CONTACT: Drew Kerr, drew@four-corners.com, 212-849-8250
Michael Kubin, mkubin@invidi.com, 917-676-3590

How an Acronym You’ve Probably Never Heard of Will Change TV Advertising Forever

ACR will kick the addressable revolution into overdrive

In ACR data, brands have the tools they need to execute true measurement and attribution. Getty Images

 

(AdWeek.com) – For years, brands have salivated over the prospect of fusing the best aspects of digital marketing with the tried-and-true canvas of linear television.

Unfortunately, a lack of addressable inventory and a paucity of measurement tools have prevented advertisers from executing campaigns at scale. Today, the addressable TV market, while growing, makes up a small fraction of the approximate $70 billion that brands spend annually on TV advertising.

On the bright side, all of this is beginning to change. In 2017, eMarketer estimates that addressable TV spending grew by more than 65 percent, topping $1 billion for the first time. Meanwhile, there are now more than 74 million households with the requisite technology to be targeted on a one-to-one level.

“Whereas an addressable ad buy tells brands who they’re paying to reach, ACR (automated content recognition) data tells them whether those folks actually viewed their ad.”

But what’s really going to kick the addressable revolution into overdrive is the rise of ACR (automated content recognition) data. If you’re unfamiliar, ACR is a technology used to automatically detect and index content that is playing on television in real-time. As a result, brands are able to use this information to determine when a given consumer sees their ad. As ACR data becomes more widespread, the sky’s the limit for addressable TV.

Addressable’s steady growth is beginning to add up

At the beginning of March, Forrester Research analyst Jim Nail published a survey indicating that addressable TV had reached what he described as an “inflection point.” The report found that 15 percent of the surveyed Association of National Advertisers members are regularly using addressable in their TV plans, with an additional 35 percent reporting that they have experimented, but need to learn more.

Indeed, as AT&T AdWorks president Rick Welday noted in an opinion piece late last year, addressable is already in use by a number of major travel brands. He went on to describe the ways that airlines and amusements parks drove awareness, intent and recall by honing in on audience segments such as “25-54 year-old married women with children in the household.” With that kind of “incredibly sophisticated data-driven targeting” in a “premium, brand-safe environment,” it’s no wonder that GroupM’s Jakob Nielsen recently described addressable TV as “the most sexy advertising product in the world.”

ACR is about to take addressable to the next level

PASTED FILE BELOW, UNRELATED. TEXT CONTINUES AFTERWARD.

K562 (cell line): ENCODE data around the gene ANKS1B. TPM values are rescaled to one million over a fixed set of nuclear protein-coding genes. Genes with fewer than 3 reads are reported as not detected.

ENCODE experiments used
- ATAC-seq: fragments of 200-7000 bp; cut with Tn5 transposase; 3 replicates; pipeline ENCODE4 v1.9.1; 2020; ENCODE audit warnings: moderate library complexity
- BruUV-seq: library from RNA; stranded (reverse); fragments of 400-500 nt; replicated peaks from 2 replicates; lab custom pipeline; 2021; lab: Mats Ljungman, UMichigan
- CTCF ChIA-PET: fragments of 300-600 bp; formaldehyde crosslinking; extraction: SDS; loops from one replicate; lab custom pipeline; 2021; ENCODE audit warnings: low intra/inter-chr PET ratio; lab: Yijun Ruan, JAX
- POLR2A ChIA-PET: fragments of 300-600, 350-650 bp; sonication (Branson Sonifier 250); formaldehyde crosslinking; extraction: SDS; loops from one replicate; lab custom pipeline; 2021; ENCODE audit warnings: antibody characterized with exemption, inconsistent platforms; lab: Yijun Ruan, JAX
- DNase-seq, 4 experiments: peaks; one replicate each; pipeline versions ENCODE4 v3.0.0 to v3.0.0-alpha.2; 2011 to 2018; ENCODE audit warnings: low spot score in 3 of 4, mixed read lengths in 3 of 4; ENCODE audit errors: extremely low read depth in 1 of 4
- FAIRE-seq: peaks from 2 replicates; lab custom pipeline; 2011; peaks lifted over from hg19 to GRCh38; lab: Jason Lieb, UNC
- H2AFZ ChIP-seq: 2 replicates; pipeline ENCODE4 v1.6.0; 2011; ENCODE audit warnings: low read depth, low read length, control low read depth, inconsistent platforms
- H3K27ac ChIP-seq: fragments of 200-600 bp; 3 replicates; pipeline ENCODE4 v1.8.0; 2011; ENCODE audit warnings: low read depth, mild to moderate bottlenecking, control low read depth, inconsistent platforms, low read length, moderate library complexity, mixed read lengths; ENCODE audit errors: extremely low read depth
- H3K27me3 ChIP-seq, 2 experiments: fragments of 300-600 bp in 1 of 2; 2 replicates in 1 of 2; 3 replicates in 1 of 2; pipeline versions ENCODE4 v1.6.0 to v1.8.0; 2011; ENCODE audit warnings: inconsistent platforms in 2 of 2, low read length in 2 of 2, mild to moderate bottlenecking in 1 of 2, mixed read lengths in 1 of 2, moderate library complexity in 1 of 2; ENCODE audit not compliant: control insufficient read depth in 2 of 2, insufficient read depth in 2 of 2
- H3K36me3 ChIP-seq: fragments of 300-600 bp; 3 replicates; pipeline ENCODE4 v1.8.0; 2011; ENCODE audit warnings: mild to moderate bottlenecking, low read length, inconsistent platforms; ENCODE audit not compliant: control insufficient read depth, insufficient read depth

Of course, addressable TV is about to get even “sexier.” In ACR data, brands have the tools they need to execute true measurement and attribution.

Whereas an addressable ad buy tells brands who they’re paying to reach, ACR data tells them whether those folks actually viewed their ad. Previously, the multiple system operators (MSOs) or multichannel video programming distributors (MVPDs) which ran the addressable campaign were the only source of activation data. ACR data provides the first independent verifiable source.

Moreover, by connecting ACR exposure data to offline shopping data sets, advertisers can close the loop on whether their targeted addressable campaign actually delivered results. For instance, a insurance brand might use ACR data to compare the policy binds from people who saw its linear TV ad against a those from an addressable TV campaign. They can then understand cost per new policy sold across both campaigns and identify segments that react to one over the others for future investments.

ACR data also provides cost efficiency for addressable ads, and MSOs and MVPDs can leverage the ad exposure data at device level to fine-tune the targeting of addressable ads by eliminating segments that are already getting a higher frequency on linear and adding segments that are low or zero frequency on linear for specific brands, thus eliminating waste.

It’s time to start preparing for an addressable future

All signs point to addressable TV growing its market share with each passing year. In fact, eMarketer predicts that U.S. addressable spend will increase by nearly 80 percent in 2018 alone. And with ACR data providing the closed-loop attribution our industry has long sought, brands can finally spend with full confidence that they’re really getting their money’s worth.

For advertisers, the time is now to begin investing in this exciting, emerging medium. When all of your competitors are putting their money into high-performing, precisely targeted television campaigns, you can’t afford to be left behind.

Written by: Ashish Chordia, founder & CEO of Alphonso.

View Source